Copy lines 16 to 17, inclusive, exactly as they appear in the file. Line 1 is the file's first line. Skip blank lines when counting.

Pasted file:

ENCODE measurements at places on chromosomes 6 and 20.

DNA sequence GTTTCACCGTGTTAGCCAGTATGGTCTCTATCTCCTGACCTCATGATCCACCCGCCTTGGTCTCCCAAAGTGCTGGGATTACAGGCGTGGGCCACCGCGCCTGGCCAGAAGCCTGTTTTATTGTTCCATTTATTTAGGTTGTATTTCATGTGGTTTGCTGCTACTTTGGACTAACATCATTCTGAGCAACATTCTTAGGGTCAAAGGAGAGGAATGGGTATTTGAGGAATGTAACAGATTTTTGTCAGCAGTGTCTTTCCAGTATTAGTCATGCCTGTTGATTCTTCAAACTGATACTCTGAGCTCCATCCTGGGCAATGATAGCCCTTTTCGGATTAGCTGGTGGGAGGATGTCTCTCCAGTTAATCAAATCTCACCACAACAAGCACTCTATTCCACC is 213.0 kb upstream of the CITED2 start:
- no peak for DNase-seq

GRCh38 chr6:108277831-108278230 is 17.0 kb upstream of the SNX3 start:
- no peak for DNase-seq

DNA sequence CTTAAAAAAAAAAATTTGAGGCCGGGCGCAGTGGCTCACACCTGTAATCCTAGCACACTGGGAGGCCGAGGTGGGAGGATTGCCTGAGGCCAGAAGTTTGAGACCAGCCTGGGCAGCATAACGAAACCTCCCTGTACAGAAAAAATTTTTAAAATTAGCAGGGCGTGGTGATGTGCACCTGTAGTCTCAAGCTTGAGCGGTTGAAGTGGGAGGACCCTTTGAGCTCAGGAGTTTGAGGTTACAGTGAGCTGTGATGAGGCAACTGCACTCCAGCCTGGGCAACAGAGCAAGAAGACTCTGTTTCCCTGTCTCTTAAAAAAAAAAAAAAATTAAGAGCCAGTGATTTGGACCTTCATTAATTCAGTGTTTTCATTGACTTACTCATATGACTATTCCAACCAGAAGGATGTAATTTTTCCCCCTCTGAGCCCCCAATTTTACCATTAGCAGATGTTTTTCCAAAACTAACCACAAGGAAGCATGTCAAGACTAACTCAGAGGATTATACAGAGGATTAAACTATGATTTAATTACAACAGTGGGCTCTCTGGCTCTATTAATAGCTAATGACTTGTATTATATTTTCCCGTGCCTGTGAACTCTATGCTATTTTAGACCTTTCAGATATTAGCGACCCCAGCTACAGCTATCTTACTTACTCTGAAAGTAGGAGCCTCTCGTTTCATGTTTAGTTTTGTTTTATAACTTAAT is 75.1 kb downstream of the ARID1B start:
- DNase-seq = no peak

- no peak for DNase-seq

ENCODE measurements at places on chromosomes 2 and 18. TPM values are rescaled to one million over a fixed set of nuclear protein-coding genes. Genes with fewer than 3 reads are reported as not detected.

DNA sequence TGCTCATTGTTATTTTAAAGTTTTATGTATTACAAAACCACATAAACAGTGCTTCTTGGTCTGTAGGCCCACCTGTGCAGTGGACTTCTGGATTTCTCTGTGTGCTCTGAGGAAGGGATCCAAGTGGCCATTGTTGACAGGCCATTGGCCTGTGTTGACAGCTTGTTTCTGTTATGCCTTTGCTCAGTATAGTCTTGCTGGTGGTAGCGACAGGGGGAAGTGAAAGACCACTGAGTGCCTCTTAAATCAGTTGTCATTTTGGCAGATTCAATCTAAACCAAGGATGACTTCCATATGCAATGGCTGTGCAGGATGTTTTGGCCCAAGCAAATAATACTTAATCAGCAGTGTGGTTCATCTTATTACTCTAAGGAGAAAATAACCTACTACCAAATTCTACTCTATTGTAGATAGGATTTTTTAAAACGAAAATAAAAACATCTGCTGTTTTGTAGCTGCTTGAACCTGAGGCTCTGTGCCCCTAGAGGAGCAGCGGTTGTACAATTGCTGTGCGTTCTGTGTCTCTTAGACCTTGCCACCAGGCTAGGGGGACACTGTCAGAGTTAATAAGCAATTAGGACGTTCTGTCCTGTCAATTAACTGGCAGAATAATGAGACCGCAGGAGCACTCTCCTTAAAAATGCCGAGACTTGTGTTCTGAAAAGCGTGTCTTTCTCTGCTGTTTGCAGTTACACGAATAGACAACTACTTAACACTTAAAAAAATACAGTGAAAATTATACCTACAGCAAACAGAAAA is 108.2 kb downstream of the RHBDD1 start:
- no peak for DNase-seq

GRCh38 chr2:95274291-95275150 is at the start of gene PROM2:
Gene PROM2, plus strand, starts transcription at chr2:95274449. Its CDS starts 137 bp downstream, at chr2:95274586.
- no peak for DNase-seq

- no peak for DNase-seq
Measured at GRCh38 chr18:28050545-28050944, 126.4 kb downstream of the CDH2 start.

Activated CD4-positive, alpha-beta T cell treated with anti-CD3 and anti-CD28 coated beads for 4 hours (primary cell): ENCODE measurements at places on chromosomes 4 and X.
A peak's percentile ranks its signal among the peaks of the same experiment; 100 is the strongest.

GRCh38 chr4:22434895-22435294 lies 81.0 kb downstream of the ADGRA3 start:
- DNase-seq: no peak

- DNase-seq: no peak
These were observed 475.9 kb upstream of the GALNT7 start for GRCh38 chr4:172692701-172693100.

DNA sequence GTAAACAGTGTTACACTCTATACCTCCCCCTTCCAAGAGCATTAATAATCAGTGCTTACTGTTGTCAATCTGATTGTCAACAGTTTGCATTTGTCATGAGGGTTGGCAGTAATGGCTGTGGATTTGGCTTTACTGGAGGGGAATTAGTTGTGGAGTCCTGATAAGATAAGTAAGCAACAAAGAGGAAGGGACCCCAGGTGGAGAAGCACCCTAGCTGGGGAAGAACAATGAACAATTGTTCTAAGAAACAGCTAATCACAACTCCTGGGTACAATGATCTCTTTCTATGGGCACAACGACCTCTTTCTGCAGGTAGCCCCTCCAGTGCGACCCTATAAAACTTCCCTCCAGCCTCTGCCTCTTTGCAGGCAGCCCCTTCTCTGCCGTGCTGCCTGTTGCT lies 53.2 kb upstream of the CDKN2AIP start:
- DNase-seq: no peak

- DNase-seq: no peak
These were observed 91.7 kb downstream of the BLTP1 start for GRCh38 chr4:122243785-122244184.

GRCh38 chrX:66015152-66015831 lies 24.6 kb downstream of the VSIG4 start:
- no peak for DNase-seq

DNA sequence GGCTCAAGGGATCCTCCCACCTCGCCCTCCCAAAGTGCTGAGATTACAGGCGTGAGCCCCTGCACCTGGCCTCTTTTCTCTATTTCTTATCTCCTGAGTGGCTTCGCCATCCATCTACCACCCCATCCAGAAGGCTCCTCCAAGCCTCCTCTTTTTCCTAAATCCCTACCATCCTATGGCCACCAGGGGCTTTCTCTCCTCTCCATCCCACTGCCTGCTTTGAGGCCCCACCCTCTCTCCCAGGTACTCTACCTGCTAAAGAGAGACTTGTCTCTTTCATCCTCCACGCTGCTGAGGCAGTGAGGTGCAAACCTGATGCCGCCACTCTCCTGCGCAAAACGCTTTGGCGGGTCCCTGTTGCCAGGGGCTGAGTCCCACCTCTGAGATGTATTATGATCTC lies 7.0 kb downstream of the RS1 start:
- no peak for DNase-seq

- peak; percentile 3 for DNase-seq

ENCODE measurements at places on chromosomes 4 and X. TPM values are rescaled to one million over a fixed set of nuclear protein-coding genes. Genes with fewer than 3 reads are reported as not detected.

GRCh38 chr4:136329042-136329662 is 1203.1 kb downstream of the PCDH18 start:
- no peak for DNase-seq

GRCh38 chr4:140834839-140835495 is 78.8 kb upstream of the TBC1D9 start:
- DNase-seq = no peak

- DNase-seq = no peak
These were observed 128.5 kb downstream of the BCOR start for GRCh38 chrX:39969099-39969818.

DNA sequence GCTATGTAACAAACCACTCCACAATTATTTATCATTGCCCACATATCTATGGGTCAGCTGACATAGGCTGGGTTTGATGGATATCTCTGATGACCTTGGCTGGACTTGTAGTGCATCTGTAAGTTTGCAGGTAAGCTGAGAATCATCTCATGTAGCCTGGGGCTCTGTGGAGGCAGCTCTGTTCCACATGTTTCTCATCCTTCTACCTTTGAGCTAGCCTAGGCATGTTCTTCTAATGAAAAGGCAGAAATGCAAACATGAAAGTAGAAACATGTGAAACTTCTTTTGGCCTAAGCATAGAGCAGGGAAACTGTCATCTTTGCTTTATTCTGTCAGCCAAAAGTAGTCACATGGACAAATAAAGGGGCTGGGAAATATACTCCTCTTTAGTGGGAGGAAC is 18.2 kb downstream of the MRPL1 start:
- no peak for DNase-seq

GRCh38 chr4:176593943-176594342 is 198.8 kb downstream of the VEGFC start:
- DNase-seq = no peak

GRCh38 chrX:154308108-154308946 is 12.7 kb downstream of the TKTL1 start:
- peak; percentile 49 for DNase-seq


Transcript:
Measured at GRCh38 chr18:28050545-28050944, 126.4 kb downstream of the CDH2 start.

Activated CD4-positive, alpha-beta T cell treated with anti-CD3 and anti-CD28 coated beads for 4 hours (primary cell): ENCODE measurements at places on chromosomes 4 and X.